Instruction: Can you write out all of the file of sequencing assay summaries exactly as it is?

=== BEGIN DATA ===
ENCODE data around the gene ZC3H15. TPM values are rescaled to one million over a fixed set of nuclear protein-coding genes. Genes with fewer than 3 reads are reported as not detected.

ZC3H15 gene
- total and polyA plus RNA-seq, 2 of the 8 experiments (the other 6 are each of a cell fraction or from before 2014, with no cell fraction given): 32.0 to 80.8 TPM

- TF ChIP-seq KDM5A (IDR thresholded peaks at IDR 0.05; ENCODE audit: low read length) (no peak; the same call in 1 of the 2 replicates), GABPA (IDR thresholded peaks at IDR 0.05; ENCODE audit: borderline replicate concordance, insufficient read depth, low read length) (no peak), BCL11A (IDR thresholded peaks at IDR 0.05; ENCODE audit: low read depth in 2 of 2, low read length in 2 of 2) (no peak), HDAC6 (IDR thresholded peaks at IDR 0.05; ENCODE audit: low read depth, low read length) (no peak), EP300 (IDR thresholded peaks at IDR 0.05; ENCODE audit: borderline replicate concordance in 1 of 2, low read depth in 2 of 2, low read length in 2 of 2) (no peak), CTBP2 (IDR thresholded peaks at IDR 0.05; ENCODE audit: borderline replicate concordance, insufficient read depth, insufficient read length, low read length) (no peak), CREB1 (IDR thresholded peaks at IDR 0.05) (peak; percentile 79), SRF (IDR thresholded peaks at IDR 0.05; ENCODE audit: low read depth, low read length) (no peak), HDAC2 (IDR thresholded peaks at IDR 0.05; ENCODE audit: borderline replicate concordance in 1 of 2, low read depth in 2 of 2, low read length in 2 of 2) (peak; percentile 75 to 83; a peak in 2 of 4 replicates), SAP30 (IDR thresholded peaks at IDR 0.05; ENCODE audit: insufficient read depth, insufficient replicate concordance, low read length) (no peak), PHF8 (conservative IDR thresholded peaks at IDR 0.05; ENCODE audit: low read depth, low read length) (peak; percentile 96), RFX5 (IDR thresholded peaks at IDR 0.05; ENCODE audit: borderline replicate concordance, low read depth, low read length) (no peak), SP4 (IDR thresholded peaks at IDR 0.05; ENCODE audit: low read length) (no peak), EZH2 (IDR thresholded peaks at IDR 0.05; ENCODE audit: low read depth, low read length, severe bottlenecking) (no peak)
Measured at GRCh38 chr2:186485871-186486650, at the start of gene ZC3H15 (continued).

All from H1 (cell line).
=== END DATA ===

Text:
ENCODE data around the gene ZC3H15. TPM values are rescaled to one million over a fixed set of nuclear protein-coding genes. Genes with fewer than 3 reads are reported as not detected.

ZC3H15 gene
- total and polyA plus RNA-seq, 2 of the 8 experiments (the other 6 are each of a cell fraction or from before 2014, with no cell fraction given): 32.0 to 80.8 TPM

- TF ChIP-seq KDM5A (IDR thresholded peaks at IDR 0.05; ENCODE audit: low read length) (no peak; the same call in 1 of the 2 replicates), GABPA (IDR thresholded peaks at IDR 0.05; ENCODE audit: borderline replicate concordance, insufficient read depth, low read length) (no peak), BCL11A (IDR thresholded peaks at IDR 0.05; ENCODE audit: low read depth in 2 of 2, low read length in 2 of 2) (no peak), HDAC6 (IDR thresholded peaks at IDR 0.05; ENCODE audit: low read depth, low read length) (no peak), EP300 (IDR thresholded peaks at IDR 0.05; ENCODE audit: borderline replicate concordance in 1 of 2, low read depth in 2 of 2, low read length in 2 of 2) (no peak), CTBP2 (IDR thresholded peaks at IDR 0.05; ENCODE audit: borderline replicate concordance, insufficient read depth, insufficient read length, low read length) (no peak), CREB1 (IDR thresholded peaks at IDR 0.05) (peak; percentile 79), SRF (IDR thresholded peaks at IDR 0.05; ENCODE audit: low read depth, low read length) (no peak), HDAC2 (IDR thresholded peaks at IDR 0.05; ENCODE audit: borderline replicate concordance in 1 of 2, low read depth in 2 of 2, low read length in 2 of 2) (peak; percentile 75 to 83; a peak in 2 of 4 replicates), SAP30 (IDR thresholded peaks at IDR 0.05; ENCODE audit: insufficient read depth, insufficient replicate concordance, low read length) (no peak), PHF8 (conservative IDR thresholded peaks at IDR 0.05; ENCODE audit: low read depth, low read length) (peak; percentile 96), RFX5 (IDR thresholded peaks at IDR 0.05; ENCODE audit: borderline replicate concordance, low read depth, low read length) (no peak), SP4 (IDR thresholded peaks at IDR 0.05; ENCODE audit: low read length) (no peak), EZH2 (IDR thresholded peaks at IDR 0.05; ENCODE audit: low read depth, low read length, severe bottlenecking) (no peak)
Measured at GRCh38 chr2:186485871-186486650, at the start of gene ZC3H15 (continued).

All from H1 (cell line).